Argued December 10, 2014.
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Judgment vacated. Remanded for the court to apply the standard of proof by clear and convincing evidence.
E. Chris L'Hommedieu, Esq., Lewiston, for appellant Marc Chamberlain.
Aubrey A. Russell, Esq., Lewiston, for appellee grandmother.
Panel: SAUFLEY, C.J., and ALEXANDER, MEAD, GORMAN, JABAR, and HJELM, JJ.
[¶1] In this matter of first impression, we are called upon to address the constitutionality of the process that the Legislature has provided for a Probate Court to establish a guardianship for a child who has been in the care of a " de facto guardian" for an identified period of time without a parent's consistent participation in the child's life. See 18-A M.R.S. § 5-204(D) (2014). Marc Chamberlain, the father of two children who have been in the care of their maternal grandmother for a number of years before and following the death of their mother, presents this facial challenge to the constitutionality of a provision of the Probate Code governing the appointment of guardians for minors, 18-A M.R.S. § 5-204(D).
[¶2] After a trial, the Androscoggin County Probate Court ( Dubois, J. ) determined, pursuant to 18-A M.R.S. § 5-204(C) (2014), that the grandmother had not proved by clear and convincing evidence--the statutorily designated standard of proof--that Chamberlain had created an " at least temporarily intolerable" living situation for the children. Id. The court did determine, however, applying the lower statutory standard of proof by a preponderance of the evidence, that the grandmother had met her burden pursuant to 18-A M.R.S. § 5-204(D)--the de facto guardian provision. Because we conclude that the appointment of a guardian over a parent's objection upon proof by the lower standard of a preponderance of the evidence violates the Due Process Clause of the United States Constitution, see U.S. Const. amend. XIV, § 1, we vacate the judgment and remand the matter for the court to apply the constitutionally required standard of proof by clear and convincing evidence when applying section 5-204(D).
[¶3] The parties agree that Chamberlain has been living apart from the children since 2007. On January 14, 2014, following the December 2013 death of the children's mother, their maternal grandmother, with whom they had been living for several years, and their maternal aunt petitioned the Androscoggin County Probate Court for appointment as the children's co-guardians. The court appointed the grandmother and aunt as temporary co-guardians of the children the next day. The court held a hearing on June 24, June 25, and July 14, 2014, at which Chamberlain opposed the grandmother and aunt's petition. The court entered a judgment appointing the grandmother--but not the aunt--as guardian of the two children.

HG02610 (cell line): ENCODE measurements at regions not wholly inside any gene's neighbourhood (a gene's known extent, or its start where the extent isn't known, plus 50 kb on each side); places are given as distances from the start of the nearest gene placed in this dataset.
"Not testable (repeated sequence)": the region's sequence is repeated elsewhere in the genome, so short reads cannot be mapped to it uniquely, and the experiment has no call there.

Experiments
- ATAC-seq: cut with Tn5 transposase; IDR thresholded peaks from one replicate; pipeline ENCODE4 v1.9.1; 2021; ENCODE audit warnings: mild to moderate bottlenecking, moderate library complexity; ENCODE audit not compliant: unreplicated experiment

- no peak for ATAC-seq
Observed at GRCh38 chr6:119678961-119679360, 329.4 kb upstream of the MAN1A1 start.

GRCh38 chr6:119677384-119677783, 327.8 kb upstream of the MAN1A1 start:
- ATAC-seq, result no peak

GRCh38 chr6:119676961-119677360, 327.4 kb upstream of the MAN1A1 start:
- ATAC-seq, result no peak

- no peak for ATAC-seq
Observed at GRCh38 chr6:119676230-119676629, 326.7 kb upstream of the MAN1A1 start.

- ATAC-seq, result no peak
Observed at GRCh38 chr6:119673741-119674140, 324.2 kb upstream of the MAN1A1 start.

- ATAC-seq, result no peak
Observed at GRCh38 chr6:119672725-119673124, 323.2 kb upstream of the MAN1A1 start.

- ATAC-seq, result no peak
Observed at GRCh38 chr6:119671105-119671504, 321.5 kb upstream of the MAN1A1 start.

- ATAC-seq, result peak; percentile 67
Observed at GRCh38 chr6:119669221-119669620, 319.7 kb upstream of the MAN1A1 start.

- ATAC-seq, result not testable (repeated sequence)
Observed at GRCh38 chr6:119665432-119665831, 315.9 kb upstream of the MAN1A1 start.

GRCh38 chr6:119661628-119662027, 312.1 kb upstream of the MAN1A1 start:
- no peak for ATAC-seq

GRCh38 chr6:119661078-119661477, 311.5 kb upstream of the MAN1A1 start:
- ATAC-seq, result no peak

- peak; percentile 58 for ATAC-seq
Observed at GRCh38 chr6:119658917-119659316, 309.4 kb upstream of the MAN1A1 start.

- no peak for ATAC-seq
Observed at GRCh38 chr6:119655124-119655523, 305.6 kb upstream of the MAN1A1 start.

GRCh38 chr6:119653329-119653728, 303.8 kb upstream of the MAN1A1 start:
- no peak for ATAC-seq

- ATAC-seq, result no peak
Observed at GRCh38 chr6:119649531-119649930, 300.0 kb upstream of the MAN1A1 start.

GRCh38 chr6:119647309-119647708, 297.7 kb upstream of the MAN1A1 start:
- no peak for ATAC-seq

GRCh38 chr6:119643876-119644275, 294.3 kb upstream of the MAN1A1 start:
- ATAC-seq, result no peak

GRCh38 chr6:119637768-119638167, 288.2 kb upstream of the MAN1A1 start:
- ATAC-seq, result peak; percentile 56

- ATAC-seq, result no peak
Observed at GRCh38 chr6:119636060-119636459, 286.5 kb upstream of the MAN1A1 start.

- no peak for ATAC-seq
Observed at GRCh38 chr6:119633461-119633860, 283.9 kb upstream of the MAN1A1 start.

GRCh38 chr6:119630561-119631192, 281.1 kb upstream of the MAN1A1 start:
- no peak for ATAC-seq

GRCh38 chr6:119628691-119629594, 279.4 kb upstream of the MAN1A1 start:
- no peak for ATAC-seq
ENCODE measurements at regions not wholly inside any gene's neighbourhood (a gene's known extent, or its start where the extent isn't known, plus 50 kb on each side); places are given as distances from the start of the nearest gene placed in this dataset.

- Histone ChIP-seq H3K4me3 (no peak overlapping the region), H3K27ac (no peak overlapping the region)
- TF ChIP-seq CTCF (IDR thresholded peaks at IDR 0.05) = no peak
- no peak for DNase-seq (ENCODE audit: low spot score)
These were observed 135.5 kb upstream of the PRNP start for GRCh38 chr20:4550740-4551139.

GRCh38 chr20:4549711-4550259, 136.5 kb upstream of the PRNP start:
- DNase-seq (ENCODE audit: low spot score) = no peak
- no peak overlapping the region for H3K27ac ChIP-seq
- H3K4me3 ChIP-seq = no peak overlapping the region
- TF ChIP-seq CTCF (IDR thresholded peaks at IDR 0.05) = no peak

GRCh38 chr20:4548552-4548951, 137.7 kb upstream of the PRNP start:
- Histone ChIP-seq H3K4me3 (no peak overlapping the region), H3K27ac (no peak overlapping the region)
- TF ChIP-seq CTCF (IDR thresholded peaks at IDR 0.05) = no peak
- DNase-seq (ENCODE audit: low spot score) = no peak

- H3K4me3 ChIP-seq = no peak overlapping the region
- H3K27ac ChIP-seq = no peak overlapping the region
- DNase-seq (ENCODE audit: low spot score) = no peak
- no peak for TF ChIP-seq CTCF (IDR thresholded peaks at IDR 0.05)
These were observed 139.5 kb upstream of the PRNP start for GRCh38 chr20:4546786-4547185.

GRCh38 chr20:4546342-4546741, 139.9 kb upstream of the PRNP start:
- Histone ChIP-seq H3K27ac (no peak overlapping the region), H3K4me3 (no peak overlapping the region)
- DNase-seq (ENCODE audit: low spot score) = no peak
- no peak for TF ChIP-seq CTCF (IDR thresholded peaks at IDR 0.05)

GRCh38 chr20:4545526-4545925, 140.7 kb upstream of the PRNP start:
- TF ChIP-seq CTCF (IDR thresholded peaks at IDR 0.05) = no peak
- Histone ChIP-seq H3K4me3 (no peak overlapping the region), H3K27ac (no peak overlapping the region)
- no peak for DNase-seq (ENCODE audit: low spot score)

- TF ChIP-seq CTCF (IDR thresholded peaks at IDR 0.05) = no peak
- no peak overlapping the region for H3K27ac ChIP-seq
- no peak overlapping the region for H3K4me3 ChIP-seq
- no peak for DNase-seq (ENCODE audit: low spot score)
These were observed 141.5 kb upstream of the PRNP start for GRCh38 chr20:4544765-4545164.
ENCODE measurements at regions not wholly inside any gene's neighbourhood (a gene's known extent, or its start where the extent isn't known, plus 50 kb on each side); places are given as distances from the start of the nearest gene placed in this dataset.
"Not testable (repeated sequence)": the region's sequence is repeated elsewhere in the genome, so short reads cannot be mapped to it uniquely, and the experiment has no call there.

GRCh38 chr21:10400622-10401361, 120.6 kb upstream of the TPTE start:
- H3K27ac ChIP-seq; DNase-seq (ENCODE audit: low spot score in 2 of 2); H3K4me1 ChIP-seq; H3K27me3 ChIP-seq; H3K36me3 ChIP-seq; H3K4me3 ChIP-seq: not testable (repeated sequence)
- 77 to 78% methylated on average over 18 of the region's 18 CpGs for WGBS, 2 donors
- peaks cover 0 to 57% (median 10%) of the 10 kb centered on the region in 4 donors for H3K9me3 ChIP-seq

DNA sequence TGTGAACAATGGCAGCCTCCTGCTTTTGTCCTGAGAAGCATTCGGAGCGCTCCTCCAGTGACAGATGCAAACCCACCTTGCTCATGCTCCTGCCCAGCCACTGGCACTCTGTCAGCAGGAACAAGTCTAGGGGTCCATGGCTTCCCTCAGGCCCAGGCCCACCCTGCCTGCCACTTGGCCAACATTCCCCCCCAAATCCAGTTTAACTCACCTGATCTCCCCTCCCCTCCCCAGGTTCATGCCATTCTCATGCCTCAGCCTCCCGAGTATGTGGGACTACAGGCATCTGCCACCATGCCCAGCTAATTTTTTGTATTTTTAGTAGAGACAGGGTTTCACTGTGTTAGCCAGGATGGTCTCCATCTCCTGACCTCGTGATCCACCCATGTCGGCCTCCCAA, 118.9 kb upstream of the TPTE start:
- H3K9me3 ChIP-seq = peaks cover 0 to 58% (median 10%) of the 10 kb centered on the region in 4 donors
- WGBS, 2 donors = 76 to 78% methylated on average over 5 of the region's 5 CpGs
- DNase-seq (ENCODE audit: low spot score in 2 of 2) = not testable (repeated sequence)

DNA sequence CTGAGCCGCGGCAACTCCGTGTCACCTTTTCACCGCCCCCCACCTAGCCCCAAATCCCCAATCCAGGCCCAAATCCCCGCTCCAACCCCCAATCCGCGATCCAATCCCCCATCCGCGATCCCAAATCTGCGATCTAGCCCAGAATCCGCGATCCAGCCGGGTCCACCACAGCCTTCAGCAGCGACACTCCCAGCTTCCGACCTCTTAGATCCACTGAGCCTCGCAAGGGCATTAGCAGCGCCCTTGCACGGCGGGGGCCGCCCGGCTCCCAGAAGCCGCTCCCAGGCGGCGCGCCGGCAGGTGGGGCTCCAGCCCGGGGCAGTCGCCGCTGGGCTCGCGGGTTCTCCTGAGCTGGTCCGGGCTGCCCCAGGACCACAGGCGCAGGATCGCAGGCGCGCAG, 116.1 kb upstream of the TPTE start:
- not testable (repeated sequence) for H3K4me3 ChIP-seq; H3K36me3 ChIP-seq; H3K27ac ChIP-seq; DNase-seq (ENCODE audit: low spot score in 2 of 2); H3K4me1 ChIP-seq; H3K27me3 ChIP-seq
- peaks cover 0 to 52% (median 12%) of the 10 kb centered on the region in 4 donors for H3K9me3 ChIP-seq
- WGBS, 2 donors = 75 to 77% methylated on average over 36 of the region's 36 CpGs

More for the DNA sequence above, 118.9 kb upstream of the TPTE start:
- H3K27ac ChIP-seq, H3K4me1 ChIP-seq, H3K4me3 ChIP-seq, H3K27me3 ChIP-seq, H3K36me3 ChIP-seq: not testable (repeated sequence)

[¶4] The court analyzed the evidence under two of the four statutory alternatives authorizing the appointment of a guardian of a minor. 18-A M.R.S. § 5-204(C), (D). The court first determined that neither the grandmother nor the aunt had met the burden pursuant to 18-A M.R.S. § 5-204(C) to prove by clear and convincing evidence that a living situation had been created that was at least temporarily intolerable for the children. The court then turned to the second alternative and applied the plain language of 18-A M.R.S. § 5-204(D), which authorizes the appointment of a guardian without a parent's consent if " the court finds by a preponderance of the evidence that there is a de facto guardian and a demonstrated lack of consistent participation by the nonconsenting parent or legal custodian of the unmarried minor," and that " the appointment is in the best interest of the child." Id. ; see also 18-A M.R.S. § 5-204(B) (2014). The court found by a preponderance
of the evidence that the grandmother--but not the aunt--was a " de facto guardian" and that Chamberlain had not consistently participated in the children's lives. The court entered a judgment appointing the grandmother as the children's guardian.
[¶5] Chamberlain moved for findings of fact and conclusions of law and for the court to reconsider its findings with respect to section 5-204(D) applying the higher standard of proof by clear and convincing evidence. See M.R. Prob. P. 52, 59; M.R. Civ. P. 52(a), (b), 59(e). In his motion to reconsider, Chamberlain argued that the Due Process Clause required the court to apply the higher standard of proof. The court made additional findings, but it denied Chamberlain's motion for reconsideration and did not address the standard of proof further.
[¶6] Chamberlain timely appealed. See 18-A M.R.S. § 1-308 (2014); M.R. App. P. 2. He did not request a transcript of the trial or obtain any substitute for a transcript, see M.R. App. P. 5, and opted instead to mount a facial challenge to the constitutionality of 18-A M.R.S. § 5-204(D). We do not, therefore, summarize the factual findings of the trial court here.
A. Facial Constitutional Challenges
[¶7] Chamberlain argues that section 5-204(D) is facially unconstitutional because it, and the statutes defining its terms, are unconstitutionally vague and violate due process. With respect to due process, Chamberlain argues that the statutes violate parents' rights to substantive and procedural due process. Regarding each of his arguments, Chamberlain contends that section 5-204(D) is unconstitutional on its face.
[¶8] When we address a facial constitutional challenge, the laws enacted by the elected representatives of the people of Maine are entitled to the deference of the courts. " The court is bound to assume that, in the passage of any law, the Legislature acted with full knowledge of all constitutional restrictions and intelligently, honestly and discriminatingly decided that they were acting within their ...